The field trips that we went on were more than amazing, and I really could not have asked for more. It was everything and beyond my expectations! It consisted of visiting the Grand Palace to eating local food around the area, visiting a winery as well as canning factory for fish. It was unfortunate that we were unable to take pictures on site because it was pretty fascinating seeing everything being done in front of you. But if there’s one thing to know about the canning factory, cats get a bigger portion than humans.
During our study period, two days consisted of going to an urban part of the country, approximately 3 hours away from the university. On those days, we studied at the All Green Learning Centre (AGLC), a place where they conduct research on using natural and biodegradable products as an alternative to using exhaustible material and non-biodegradable products. On that day, we were provided statistics and the estimation of how many ‘worlds’ it would take to sustain a country. We also learnt a little about construction engineering. This was because both the Engineering students and Science students were together for these two days. The instructor told us that all the accommodation buildings were made in a slightly different way, for experimental purposes. This including using Magnesium oxide as a material in one of the buildings and comparing it to using Calcium carbonate in the other building. Can you guess which building had a lower temperature? Buildings were also faced in different directions for some, also to compare temperature purposes. One of the other things which I had learnt which would probably be very beneficial in their climate is the lining of aluminium foil on the roofs of the buildings as a form of reflective insulation. According to the instructor, this would decrease the temperature of the building by a significant amount during hot days (which is pretty much almost everyday).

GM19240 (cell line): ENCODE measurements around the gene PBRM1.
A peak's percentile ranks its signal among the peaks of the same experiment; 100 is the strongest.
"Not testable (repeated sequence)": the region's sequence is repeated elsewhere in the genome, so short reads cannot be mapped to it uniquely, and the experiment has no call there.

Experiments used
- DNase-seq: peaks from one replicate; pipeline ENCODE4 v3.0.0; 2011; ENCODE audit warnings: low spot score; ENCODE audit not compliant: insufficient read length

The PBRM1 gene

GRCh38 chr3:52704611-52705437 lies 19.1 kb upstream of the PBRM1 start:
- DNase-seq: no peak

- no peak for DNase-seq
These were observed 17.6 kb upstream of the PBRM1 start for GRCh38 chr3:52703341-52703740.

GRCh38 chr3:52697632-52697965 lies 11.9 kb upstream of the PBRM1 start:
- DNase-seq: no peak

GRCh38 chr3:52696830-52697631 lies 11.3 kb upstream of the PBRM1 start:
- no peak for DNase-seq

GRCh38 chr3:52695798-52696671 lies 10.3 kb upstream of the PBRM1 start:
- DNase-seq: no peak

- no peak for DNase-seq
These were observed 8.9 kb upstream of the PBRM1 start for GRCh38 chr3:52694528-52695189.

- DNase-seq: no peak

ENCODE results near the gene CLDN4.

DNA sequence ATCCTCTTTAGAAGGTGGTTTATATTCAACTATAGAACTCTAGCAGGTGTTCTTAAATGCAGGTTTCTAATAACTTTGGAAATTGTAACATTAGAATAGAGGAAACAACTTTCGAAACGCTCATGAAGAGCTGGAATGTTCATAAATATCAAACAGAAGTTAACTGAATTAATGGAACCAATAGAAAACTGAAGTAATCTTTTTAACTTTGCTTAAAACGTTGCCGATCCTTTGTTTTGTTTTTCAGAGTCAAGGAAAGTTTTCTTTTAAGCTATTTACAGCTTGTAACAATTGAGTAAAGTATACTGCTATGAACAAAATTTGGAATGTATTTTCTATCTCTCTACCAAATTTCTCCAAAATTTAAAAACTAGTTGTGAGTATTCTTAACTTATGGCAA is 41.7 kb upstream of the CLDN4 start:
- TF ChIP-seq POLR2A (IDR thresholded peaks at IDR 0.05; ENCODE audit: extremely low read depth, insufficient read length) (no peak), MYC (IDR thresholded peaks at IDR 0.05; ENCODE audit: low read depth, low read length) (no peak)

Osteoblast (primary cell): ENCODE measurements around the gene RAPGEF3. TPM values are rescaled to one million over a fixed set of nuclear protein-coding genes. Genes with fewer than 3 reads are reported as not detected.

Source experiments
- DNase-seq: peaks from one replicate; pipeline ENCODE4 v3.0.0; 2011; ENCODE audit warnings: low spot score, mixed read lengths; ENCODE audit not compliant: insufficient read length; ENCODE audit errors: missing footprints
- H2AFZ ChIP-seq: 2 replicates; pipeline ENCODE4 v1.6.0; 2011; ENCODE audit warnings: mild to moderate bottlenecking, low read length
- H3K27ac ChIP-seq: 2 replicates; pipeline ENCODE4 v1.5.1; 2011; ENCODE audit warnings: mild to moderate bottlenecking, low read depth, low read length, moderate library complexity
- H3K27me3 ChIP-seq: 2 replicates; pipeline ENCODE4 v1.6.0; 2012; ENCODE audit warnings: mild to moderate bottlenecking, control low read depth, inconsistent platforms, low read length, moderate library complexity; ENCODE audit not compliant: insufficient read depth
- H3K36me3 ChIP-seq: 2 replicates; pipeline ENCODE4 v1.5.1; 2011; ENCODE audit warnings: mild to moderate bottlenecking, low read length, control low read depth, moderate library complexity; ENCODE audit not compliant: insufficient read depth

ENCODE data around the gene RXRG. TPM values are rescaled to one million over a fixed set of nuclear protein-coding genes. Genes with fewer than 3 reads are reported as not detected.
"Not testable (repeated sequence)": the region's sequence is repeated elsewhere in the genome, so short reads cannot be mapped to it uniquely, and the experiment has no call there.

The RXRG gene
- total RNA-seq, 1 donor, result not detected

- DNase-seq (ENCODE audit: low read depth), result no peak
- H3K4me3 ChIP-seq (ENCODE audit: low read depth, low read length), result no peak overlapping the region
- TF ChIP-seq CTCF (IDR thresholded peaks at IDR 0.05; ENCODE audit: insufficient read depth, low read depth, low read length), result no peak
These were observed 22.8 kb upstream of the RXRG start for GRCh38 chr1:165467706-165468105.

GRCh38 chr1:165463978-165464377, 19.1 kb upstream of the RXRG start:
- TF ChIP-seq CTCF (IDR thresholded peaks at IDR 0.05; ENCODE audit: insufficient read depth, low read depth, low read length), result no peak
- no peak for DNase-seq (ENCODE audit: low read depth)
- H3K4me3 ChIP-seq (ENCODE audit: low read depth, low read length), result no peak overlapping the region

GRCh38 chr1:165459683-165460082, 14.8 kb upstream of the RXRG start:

On our journey back to the university, we stopped by the Elephants Research and Conservation site, a place where they conduct research on elephant population as well as ways to stop elephants from becoming a victim to poaching. They also hold education centres for youth in hopes for them to take on the role of helping endangered elephants and repopulation.
I probably missed out on quite a few chunks of information, but that was mainly what happened during the two weeks.
As for the time we had outside of lectures which was about 4pm+, I would generally spend my days going to various night markets with the help of a few locals. In fact, one of them was kind enough to take us to a nearby shopping centre! How lucky were we! That day was one of my highlights because I had the best pad thai. Literally. The best. That day I met a few other people, and I must say, was the start of many more adventures throughout the two weeks because they took us out on quite a few nights.
From going to the Floating markets for food, to the Chatuchak markets for shopping it was definitely a great market experience, especially with all the haggling. I loved going to Asiatique, definitely worth going to ! The tuktuks were really fun as a means to get from suburb to suburb. It’s like fast and furious for some of those crazy drivers. Imagine being on the back of a mini truck with tied plastic ropes for you to support yourself on and going faster than a car on a highway ! That’s how we managed to get to a sky bar from one of the markets !
Without the help of BUiLD and UTS and their partnership with KMUTT, I would not have had the amazing experience like I did this month. I have learnt much not only academically but also gained lifelong personal experiences, which will stick to me for as long as I can remember. Having met the many people who were once strangers to me, and knowing for a fact that I have made some lifelong friends, I am forever grateful of this opportunity. Throughout this entire journey, I was able to discover things that I did and did not know about myself, and for that, I thank you, and to everyone else who has created such a memorable experience for me.